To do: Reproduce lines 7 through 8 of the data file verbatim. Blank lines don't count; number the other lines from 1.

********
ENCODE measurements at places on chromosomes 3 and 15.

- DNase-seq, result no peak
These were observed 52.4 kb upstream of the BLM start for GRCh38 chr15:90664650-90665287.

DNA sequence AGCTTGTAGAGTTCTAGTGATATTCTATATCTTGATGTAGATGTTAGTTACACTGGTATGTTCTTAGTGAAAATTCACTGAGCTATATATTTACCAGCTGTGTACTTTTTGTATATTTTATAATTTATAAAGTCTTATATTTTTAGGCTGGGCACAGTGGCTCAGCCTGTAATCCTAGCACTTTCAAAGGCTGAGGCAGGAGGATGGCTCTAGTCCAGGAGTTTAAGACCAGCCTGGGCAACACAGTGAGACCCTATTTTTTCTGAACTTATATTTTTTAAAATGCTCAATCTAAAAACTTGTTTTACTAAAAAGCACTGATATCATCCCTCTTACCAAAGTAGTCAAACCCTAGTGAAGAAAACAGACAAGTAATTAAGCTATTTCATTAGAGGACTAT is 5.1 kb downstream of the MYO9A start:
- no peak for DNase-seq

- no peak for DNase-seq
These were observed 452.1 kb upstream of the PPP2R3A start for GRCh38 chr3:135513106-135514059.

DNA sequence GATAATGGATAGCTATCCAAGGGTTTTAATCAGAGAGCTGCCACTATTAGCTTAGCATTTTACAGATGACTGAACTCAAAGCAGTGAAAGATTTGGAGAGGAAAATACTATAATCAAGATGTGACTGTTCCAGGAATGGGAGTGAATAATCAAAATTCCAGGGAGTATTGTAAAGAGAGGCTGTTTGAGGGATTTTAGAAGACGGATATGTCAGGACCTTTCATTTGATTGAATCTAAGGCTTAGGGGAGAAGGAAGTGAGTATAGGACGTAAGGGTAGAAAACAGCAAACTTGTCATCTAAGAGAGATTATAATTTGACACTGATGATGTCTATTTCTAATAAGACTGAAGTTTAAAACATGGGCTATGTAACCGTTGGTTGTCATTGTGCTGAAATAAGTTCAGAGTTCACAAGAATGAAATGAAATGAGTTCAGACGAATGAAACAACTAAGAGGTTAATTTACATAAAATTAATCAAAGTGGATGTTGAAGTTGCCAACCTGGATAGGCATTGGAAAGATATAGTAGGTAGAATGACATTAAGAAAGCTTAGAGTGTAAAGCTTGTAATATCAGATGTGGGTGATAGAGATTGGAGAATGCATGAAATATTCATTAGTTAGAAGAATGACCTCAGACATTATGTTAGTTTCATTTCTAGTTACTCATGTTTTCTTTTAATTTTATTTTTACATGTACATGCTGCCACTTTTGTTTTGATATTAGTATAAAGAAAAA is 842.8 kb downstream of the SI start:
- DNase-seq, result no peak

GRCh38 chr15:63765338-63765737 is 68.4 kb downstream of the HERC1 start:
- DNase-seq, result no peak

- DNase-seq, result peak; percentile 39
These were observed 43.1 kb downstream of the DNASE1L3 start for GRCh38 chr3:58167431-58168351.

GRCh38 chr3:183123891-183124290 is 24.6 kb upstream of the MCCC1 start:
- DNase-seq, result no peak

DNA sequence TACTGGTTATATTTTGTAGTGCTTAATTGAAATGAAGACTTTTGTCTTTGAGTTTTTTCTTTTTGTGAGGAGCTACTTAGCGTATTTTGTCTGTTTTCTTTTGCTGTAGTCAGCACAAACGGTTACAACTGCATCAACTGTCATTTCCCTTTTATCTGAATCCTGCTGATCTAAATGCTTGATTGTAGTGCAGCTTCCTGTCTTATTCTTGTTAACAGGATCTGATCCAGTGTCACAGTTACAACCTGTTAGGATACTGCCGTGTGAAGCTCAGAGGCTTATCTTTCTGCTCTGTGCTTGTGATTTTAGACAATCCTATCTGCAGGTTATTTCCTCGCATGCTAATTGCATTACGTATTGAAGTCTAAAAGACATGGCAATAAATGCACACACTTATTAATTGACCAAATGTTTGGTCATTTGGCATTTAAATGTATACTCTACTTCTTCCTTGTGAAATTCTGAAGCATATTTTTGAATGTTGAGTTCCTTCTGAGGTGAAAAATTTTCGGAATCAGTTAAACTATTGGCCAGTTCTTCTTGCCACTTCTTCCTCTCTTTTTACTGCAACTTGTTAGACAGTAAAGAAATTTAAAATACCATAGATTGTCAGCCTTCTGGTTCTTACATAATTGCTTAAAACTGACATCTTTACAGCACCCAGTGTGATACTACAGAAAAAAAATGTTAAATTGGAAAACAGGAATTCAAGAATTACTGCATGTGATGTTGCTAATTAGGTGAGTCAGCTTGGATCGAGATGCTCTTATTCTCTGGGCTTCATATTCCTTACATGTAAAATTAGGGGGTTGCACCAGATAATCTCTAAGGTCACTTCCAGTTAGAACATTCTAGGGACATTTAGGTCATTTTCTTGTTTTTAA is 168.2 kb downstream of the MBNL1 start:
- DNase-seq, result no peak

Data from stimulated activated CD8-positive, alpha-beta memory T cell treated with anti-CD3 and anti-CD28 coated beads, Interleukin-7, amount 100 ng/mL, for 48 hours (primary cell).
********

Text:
These were observed 452.1 kb upstream of the PPP2R3A start for GRCh38 chr3:135513106-135514059.

DNA sequence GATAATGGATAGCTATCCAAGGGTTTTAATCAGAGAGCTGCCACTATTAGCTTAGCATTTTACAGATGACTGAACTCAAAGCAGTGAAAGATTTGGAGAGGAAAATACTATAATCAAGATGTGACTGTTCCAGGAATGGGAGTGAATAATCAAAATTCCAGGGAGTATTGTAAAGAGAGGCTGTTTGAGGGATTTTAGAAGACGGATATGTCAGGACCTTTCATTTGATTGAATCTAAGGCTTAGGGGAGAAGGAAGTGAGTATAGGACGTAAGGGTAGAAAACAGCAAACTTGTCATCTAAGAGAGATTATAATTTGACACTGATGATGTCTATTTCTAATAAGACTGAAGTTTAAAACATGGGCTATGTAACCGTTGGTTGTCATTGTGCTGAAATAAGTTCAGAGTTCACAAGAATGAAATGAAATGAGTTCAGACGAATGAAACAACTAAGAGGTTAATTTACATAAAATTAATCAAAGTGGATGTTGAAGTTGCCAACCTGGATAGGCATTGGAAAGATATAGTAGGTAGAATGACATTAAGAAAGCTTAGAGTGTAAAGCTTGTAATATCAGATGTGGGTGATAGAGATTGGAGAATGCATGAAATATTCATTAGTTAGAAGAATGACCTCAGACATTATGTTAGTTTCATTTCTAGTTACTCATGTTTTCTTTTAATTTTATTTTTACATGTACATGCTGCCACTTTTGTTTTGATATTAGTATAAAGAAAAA is 842.8 kb downstream of the SI start: